July 31, 2012 (KHARTOUM) – At least eight people, most of them young students, have been killed and more than 50 others injured during confrontations between police firing live bullets and peaceful anti-government protesters in Sudan’s western region of Darfur, multiple sources confirmed on Tuesday.
- Smoke billows from burning tires as Sudanese demonstrators protest against rising prices near the main market of Nyala, the capital of South Darfur state, on July 31, 2012 (GETTY)
Eye witnesses told Sudan Tribune that the events in Nyala, the capital of South Darfur State, were triggered by exorbitant increases in prices which extended to fuel on Monday, raising the price of a gallon to 40 Sudanese pounds, approximately 10 US dollars.
The rise in fuel prices prompted the syndicate of public bus drivers to stage a strike which paralyzed transportation to and out of downtown on Tuesday.
The absence of transportation coupled with the already worsening economic conditions drove hundreds of protesters, including school students, to the streets after 12 am, where they burned tyres and chanted slogans, calling for the downfall of President Omer Al-Bashir’s government.
In response, eye witnesses said, police forces fired heavy teargas and live bullets, leading to the death of 12 protesters and injury of more than 50. The witnesses added that 9 of the victims’ bodies have been received at Nyala Hospital.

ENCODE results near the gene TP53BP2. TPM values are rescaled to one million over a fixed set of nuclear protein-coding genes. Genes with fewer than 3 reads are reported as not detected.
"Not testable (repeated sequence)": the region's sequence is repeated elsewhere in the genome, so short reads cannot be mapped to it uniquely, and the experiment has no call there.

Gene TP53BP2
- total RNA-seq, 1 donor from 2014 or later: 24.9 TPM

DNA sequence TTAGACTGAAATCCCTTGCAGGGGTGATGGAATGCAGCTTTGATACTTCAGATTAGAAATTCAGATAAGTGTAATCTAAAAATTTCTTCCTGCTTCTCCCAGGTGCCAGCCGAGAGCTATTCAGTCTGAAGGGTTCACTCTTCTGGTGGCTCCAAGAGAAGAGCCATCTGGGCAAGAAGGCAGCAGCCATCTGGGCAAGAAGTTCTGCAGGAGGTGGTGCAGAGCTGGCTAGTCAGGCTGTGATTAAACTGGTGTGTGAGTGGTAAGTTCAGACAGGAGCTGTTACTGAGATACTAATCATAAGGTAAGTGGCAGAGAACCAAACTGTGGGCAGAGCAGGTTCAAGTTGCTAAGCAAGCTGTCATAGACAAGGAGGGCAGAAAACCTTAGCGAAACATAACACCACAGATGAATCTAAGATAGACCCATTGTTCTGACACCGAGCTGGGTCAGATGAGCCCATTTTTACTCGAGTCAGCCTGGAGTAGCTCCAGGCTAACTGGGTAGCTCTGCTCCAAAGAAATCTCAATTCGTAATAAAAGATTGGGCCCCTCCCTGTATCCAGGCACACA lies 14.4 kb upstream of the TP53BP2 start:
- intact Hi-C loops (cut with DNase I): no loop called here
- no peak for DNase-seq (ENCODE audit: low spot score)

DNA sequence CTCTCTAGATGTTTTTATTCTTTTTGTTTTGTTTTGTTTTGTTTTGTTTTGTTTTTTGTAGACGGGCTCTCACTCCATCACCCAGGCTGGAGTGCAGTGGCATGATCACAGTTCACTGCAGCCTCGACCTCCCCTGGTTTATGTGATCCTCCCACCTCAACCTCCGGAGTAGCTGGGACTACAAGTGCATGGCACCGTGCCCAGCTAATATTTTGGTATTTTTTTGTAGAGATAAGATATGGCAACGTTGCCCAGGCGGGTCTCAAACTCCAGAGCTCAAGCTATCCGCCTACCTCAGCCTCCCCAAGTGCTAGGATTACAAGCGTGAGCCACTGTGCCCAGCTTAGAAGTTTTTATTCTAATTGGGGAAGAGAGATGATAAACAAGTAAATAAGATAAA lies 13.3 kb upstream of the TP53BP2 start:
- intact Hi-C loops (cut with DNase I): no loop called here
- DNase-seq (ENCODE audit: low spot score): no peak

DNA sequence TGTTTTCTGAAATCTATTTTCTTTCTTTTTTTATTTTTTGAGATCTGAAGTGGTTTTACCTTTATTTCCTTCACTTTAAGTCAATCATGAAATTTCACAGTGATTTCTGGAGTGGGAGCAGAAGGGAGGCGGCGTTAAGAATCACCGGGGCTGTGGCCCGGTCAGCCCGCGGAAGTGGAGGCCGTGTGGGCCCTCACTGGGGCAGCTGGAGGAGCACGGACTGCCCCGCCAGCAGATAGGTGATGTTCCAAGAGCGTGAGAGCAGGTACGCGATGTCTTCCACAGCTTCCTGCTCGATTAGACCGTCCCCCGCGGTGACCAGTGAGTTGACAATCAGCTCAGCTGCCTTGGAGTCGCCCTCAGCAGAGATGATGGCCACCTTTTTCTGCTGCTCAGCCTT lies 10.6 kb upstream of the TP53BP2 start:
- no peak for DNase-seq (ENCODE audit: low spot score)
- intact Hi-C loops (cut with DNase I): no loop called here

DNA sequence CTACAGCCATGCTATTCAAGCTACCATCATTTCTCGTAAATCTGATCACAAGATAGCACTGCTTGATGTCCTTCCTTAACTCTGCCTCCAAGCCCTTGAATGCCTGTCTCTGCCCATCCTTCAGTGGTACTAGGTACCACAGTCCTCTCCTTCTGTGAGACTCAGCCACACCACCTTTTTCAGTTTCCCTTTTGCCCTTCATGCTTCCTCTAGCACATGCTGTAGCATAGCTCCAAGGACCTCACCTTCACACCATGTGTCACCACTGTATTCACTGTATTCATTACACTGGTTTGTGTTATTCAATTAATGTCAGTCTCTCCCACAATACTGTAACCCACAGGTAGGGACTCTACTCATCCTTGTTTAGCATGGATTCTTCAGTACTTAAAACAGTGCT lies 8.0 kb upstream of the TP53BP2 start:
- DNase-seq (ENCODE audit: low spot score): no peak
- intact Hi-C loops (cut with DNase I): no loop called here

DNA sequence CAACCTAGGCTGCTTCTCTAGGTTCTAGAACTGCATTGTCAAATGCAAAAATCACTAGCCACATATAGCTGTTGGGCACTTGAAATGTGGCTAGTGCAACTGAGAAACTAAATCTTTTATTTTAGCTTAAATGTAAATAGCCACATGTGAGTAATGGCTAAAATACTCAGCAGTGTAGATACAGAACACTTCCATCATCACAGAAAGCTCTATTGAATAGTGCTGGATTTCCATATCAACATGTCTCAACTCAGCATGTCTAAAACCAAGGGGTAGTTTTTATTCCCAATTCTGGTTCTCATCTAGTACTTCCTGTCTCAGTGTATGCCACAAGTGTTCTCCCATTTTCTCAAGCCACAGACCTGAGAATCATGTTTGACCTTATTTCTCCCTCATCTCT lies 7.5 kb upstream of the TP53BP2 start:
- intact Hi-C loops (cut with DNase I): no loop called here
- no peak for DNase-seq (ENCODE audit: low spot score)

According to a list issued by Sudan Change Now (SCN), an activist group, those killed include: 1. Mohammed Abakar, a 17-year-old male school student. 2. Tahani Hussain, a 17-year-old female school student who was shot with a bullet in the head. 3. Gamal Ibrahim, a 17-year-old male school student. 4. Mujahid Mohammed, an 18-year-old male school student. 5. Mohammd Ali, a 16-year-old male school student. 6. Nur Al-Din Gido, a 17-year-old male school student. 7. Ibrahim Mohammed Abdel Gadir, a male citizen. 8. Al-Hadi Hussein, a male citizen who was killed at his house by a stray bullet. 9. Ali Al-Tayyib, a male citizen. 10. Abdel Latif Adam, a male citizen. 11. Hasab Allah Mohammed, a male citizen. 12. Hawa Abdulla, a female citizen.
While Sudan Tribune could not independently verify the death toll, the authorities issued conflicting statements, with the police saying eight were killed and the South Darfur governor saying only six protestors were killed.
The killings escalated the situation, leading to violent reactions from citizens who moved to burn two police stations south and north of Nyala while others burned the local ministry of education and a gas station. Protesters also threw stones at the local radio and another government building as they blocked more roads with burning tyres and chanted “people want to change the regime”.
The victims were buried yesterday following a big funeral procession charged with vengeful emotions. The witnesses said that the situation in the city was extremely tense and that the citizens are determined to continue their demonstrations.
Nyala’s protest marks the latest and most violent episode of intermittent demonstrations that erupted in different parts of the country, including the capital Khartoum, in response to the implementation of government austerity measures that ended fuel subsidies in order to make up for a budget deficit of 2.4 billion US dollars resulting from the country’s loss of oil revenues due to the secession of South Sudan.